"Several years ago, I ran across some interesting negatives from 1966," says Marie Demeroukas, photo archivist and research librarian at the Shiloh Museum of Ozark History in Springdale. "They showed a group of teens throwing Beatles records into a fire. At that time, when John Lennon famously said that the Beatles were 'more popular than Jesus,' many Southern radio stations in the U.S. reacted. Some stopped playing the band's records while others, like local station KBRS in Springdale, organized 'record burning sessions.'
"I thought protests would offer a different lens through which to look at our area's history."
‘Stand Up, Speak Out’
WHEN — 10 a.m.-5 p.m. Monday-Saturday through May 18
WHERE — Shiloh Museum of Ozark History in Springdale
COST — Free
INFO — 750-8165; shilohmuseum.org
The result is "Stand Up, Speak Out," a new exhibition of photographs from the museum's massive collection. Open through May 18, it includes "historic photos of public demonstrations over such issues as labor, education, war, civil rights, government and the environment."
Demeroukas answered these questions about the exhibit and the museum's photo archives for What's Up!
Q. What did you learn while putting together the exhibit that surprised you?
A. For some exhibits I start with the story and then find images to support it. But with this exhibit I found the images first, choosing them because they were compelling and spoke to the wide variety of issues that folks were (and still are) passionate about -- war, nuclear energy, historic and environmental preservation, racism, labor strikes, abortion, education, immigration and such. I was pleasantly surprised to come across dozens of wonderful images made during a 1970 protest against the Vietnam War. During that event 750-plus folks started at the University of Arkansas and ended up in front of the Selective Service office on Center Street in Fayetteville. Along the way speeches were made, a black coffin was carried by the marchers, and President Nixon was burned in effigy. In the end, 57 people were arrested and marched to the city jail. Unfortunately, I was only able to choose one photo for our current exhibit, but with the protest's 50th anniversary coming up, I think it would be great to do a program about it, to show more of the images and perhaps hear from some of the folks involved.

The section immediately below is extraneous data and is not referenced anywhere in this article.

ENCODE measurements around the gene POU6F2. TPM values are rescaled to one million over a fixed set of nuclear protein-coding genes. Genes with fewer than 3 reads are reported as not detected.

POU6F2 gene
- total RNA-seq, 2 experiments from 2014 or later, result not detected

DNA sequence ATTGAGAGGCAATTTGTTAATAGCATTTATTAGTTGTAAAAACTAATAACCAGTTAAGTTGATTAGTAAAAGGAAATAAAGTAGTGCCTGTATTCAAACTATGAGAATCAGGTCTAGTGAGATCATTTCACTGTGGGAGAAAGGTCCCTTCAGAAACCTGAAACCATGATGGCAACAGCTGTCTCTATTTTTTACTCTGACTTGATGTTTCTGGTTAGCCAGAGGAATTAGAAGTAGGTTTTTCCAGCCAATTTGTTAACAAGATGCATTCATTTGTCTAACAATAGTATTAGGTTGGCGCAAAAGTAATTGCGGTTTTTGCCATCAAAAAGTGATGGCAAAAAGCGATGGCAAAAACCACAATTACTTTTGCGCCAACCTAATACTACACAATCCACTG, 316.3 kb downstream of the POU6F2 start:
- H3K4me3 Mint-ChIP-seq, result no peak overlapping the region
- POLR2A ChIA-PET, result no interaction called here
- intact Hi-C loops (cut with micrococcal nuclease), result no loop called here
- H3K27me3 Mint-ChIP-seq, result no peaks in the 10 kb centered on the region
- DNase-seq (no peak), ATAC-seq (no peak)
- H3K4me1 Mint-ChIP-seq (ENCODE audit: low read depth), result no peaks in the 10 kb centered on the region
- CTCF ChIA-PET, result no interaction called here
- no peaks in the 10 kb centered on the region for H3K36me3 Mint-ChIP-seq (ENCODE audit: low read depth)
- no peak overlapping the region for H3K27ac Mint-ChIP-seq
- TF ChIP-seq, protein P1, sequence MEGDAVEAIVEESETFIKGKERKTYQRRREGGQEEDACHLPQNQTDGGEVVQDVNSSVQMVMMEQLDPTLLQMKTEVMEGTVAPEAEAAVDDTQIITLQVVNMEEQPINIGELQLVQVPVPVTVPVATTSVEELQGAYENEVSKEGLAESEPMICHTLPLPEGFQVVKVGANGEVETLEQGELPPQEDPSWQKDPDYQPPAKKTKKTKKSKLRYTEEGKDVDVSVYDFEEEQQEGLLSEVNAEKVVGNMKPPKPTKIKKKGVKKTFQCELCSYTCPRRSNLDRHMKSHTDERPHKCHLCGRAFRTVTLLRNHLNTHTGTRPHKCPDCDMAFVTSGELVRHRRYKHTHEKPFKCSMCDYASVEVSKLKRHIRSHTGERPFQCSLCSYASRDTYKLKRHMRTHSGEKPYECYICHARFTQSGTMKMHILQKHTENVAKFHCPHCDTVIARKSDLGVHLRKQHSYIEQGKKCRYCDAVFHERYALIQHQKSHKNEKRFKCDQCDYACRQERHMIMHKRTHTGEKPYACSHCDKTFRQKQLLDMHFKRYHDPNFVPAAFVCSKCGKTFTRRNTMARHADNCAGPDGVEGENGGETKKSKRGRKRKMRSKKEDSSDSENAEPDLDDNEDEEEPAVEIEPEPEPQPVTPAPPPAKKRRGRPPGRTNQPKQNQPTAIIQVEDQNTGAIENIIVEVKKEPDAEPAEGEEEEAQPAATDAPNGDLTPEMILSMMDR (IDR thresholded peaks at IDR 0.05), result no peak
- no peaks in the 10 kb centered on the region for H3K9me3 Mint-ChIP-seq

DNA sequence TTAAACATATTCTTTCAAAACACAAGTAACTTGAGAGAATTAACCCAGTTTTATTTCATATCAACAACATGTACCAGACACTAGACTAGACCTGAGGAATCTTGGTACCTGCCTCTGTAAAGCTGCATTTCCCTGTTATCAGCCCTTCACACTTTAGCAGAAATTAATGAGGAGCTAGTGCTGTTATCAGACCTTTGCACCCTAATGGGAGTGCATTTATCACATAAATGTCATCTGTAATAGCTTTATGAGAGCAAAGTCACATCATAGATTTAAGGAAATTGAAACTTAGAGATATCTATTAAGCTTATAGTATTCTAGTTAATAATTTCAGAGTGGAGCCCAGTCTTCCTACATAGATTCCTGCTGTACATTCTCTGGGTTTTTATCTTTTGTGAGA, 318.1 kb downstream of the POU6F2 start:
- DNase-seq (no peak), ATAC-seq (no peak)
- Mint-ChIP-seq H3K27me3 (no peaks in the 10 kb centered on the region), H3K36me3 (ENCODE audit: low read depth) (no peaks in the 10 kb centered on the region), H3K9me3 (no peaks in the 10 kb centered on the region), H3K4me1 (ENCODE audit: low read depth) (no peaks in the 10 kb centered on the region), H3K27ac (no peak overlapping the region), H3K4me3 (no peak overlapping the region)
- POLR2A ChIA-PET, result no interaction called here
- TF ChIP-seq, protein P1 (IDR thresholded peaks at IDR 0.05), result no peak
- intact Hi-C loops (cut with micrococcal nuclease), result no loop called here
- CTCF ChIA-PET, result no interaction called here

Q. How did the photo collection get started, how big is it, how do you know your way around it?
A. Since our beginning in 1968 the museum has collected the photographic history of Northwest Arkansas. When [former] curator Mary Parsons joined the staff in 1977, she took an interest in the image collection. A photographic darkroom was set up, and staff began copying photos lent by individuals and area museums through its grant-funded and award-winning project, "Vanishing Northwest Arkansas." We've been going strong ever since. Today we have over one-half million images in the collection, from the 1850s to present day. For "Stand Up, Speak Out!" we relied on the fabulous archives from The Springdale News and The Northwest Arkansas Times, mid-1960s to mid-1990s. Through the efforts of former museum director Bob Besom and preservation-minded newspaper folks like Maudine Sanders, Jim Morriss, Andy Shupe, and others, these materials were donated to the museum in the mid-1990s, just as the two papers were switching over to digital cameras. We are so proud and fortunate to have the newspaper collections.
Q. What kinds of things are you looking at for photo exhibits for 2019?
A. On May 21 we'll open the exhibit "Scenes of Madison County," No. 4 in a series about the history, people, places and unique facets of our core counties. On Dec. 17 we'll feature "Working on the Railroad," a look at the railroading history of Northwest Arkansas and the huge role railroads played in the area's growth and economy.
-- Becca Martin-Brown
NAN What's Up on 01/20/2019
Print Headline: Three Minutes, Three Questions Marie Demeroukas, Shiloh Museum